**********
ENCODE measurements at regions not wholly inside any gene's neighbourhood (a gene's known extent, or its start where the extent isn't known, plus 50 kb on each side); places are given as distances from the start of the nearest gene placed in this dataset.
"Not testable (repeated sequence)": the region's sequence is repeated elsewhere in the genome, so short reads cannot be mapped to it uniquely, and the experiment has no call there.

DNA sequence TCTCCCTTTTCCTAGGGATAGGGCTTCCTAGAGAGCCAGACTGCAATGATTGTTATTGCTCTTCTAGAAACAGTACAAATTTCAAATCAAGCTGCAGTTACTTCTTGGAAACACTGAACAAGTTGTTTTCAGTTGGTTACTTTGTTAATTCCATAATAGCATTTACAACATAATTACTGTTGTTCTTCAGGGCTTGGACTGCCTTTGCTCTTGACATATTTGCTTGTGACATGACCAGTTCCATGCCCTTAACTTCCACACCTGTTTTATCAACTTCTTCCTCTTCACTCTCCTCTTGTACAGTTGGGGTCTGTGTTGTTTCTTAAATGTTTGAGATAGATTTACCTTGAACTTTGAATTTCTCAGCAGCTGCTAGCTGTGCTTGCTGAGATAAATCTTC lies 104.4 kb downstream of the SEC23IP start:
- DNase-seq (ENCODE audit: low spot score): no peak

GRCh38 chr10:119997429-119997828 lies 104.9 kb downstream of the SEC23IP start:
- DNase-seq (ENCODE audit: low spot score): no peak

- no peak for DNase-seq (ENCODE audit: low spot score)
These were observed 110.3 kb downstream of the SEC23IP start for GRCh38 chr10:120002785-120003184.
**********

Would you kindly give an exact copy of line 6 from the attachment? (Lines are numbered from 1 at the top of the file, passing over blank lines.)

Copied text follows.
- DNase-seq (ENCODE audit: low spot score): no peak